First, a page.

I used to think that teaching children to read was easy. Well, I thought that after my oldest learned to read. We used a very simple phonics text, I told him how to blend the letter sounds to make words, he did it, and that was all there was to it. Then it was just a matter of learning a few extra sounds. All this happened BEFORE kindergarten.
Enter second child. Well, maybe it’s not as easy as I thought. She was a little bit tougher. She WANTED to learn but just didn’t seem to get how to blend those sounds together. Until she just got it. She didn’t take off quite as quickly as my oldest had after that, so I got some extra workbooks to reinforce the phonics that she was learning in another simple phonics book.
That must be what people mean when they talk about it being difficult to teach a child to read, or so I thought. Until….
I tried to teach my younger son to read. I was relaxed. I knew from teaching my daughter to read that there seemed to be a time when blending sounds just clicks. My plan was to keep trying until he finally got it. But he wasn’t getting it. This is my wiggly boy. He was not particularly interested in learning to read either. I didn’t want to push, but I couldn’t even get him to look at the page of either of the two phonics texts I used with my older two children. I began to get concerned when he couldn’t consistently read “cat’ at the end of kindergarten. I probably shouldn’t have worried, but I did.
I then began a search for a more “fun” phonics program. I thought maybe he needed all the bells and whistles. But none of the expensive flashy phonics programs seemed like they were worth the price tag to me. I also tend to be drawn to curricula that is more simple. It was in my search for something fun, that I found a program that was both fun and simple without a huge expense. I found Happy Phonics.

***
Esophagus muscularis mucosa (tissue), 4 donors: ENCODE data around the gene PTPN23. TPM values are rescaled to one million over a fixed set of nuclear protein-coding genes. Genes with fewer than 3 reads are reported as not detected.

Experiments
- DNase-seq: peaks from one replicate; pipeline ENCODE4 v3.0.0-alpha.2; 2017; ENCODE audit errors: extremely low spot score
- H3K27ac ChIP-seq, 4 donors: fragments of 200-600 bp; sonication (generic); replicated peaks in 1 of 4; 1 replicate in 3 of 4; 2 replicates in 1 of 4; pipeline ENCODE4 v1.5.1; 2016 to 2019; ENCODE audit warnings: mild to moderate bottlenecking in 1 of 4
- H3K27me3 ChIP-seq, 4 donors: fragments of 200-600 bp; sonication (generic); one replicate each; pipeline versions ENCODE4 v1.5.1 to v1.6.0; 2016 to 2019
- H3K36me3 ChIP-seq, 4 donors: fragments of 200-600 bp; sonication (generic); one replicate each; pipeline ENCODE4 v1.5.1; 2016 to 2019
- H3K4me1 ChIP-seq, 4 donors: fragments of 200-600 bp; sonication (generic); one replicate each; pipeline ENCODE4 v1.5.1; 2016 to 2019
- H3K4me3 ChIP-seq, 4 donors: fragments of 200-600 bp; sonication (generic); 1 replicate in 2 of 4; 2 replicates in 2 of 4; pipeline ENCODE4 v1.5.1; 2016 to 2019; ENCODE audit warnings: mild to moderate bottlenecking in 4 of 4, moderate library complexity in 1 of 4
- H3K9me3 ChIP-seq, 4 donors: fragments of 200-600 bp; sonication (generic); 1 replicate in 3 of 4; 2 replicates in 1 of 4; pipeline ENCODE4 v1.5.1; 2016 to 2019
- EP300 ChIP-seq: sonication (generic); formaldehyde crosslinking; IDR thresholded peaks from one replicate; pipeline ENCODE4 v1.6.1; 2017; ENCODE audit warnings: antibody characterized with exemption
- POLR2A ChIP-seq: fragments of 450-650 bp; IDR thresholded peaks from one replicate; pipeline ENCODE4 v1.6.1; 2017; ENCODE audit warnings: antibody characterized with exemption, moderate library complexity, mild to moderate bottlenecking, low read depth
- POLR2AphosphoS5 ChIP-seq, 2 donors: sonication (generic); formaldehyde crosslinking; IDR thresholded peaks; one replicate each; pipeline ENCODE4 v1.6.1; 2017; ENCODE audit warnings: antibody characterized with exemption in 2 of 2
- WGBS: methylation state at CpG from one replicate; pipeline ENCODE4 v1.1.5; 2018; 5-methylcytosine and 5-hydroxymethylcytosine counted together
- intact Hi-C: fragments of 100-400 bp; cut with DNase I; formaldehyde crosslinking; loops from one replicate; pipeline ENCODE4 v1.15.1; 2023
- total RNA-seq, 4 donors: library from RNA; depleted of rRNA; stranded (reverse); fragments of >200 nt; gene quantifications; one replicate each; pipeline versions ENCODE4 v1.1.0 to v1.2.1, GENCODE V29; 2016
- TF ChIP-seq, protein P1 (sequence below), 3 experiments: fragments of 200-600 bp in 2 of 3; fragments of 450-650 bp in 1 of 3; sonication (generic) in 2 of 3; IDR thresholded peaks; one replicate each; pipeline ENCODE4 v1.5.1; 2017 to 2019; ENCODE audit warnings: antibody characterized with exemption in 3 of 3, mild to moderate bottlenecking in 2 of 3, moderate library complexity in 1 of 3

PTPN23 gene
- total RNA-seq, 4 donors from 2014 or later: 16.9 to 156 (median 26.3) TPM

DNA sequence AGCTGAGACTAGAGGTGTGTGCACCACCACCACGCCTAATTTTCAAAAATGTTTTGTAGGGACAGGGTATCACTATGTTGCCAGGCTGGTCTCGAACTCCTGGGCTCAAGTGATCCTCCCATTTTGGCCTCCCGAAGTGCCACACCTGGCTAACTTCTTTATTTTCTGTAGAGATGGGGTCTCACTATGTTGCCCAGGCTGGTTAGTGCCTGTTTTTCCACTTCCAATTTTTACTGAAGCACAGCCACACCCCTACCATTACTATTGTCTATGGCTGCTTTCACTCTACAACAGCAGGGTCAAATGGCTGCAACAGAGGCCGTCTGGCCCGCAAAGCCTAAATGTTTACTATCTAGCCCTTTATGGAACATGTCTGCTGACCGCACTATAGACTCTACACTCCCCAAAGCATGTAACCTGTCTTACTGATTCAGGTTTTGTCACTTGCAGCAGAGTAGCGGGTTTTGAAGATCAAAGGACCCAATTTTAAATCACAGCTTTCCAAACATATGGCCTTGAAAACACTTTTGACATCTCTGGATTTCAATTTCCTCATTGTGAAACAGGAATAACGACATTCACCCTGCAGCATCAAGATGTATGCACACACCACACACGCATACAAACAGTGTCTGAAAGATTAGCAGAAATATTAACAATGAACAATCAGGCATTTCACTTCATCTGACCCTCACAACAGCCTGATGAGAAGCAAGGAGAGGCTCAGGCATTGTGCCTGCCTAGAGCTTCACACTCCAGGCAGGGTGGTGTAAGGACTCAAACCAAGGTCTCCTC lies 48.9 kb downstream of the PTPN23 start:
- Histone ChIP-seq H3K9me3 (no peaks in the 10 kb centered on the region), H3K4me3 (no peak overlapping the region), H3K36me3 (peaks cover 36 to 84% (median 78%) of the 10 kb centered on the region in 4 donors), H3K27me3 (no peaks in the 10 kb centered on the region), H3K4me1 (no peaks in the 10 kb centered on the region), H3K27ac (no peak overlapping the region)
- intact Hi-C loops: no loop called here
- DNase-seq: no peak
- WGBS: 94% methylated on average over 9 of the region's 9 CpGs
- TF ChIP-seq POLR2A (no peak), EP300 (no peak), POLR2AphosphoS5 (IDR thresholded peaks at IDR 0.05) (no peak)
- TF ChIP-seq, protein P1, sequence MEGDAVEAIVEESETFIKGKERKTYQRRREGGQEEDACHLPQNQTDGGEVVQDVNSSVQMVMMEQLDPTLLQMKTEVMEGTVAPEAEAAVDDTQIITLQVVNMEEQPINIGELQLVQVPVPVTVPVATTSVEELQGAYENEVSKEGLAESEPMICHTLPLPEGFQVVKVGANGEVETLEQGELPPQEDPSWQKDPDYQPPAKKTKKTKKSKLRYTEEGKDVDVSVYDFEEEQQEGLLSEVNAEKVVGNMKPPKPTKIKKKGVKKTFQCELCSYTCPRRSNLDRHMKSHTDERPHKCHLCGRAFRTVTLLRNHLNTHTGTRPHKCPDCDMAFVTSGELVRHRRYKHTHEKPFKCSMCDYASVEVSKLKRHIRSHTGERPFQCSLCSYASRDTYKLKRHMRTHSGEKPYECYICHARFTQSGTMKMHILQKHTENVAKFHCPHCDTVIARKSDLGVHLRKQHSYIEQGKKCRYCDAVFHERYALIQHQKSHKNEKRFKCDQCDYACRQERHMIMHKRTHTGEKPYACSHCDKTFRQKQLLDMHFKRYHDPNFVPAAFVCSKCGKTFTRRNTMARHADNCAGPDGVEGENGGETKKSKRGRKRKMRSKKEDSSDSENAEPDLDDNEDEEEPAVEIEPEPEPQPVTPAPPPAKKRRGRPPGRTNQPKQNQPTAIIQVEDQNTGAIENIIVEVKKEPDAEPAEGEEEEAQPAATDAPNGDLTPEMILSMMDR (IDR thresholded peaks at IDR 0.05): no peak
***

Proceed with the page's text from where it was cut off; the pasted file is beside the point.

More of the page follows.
When you purchase Happy Phonics, you are purchasing a small user guide and a thick stack of games and flash cards printed on brightly colored card stock. The games start with simple letter recognition and letter sounds and progress through advanced phonics. After cutting (and cutting!) out the first few games, I was eager to try them with my son. His response was good. I’m not going to exaggerate and say that he was begging to play the games, but those games were the first things that got him to actually focus on the words.
Blending letters to make words finally clicked with him while playing a game consisting of a little house with a chimney. In the window of the house the last two letters of a word show through. Next to the window a column of beginning letters is advanced up and out the chimney of the house. I could never get him to read through lists of words in word families until I started using that house game.
This program is not magic. In fact, he might would have been able to read just as soon using the other programs. But the other programs were torture to him (and me). He finally was able to pay attention when I started using Happy Phonics.
One year later he can read phonics books. I’m still using Happy Phonics alongside other phonics readers and workbooks. He enjoys the games and is willing to practice his reading for much longer when he’s playing than when he’s reading columns of words in a book. I am so thankful that I found Happy Phonics. It is certainly not the phonics program that I would recommend to everyone, but it has been extremely beneficial for my wiggly son.
Happy Phonics can be purchased from Love to Learn.
Written by Kristen, classical homeschool mom of 4. You can read her blog at A Day in the Life.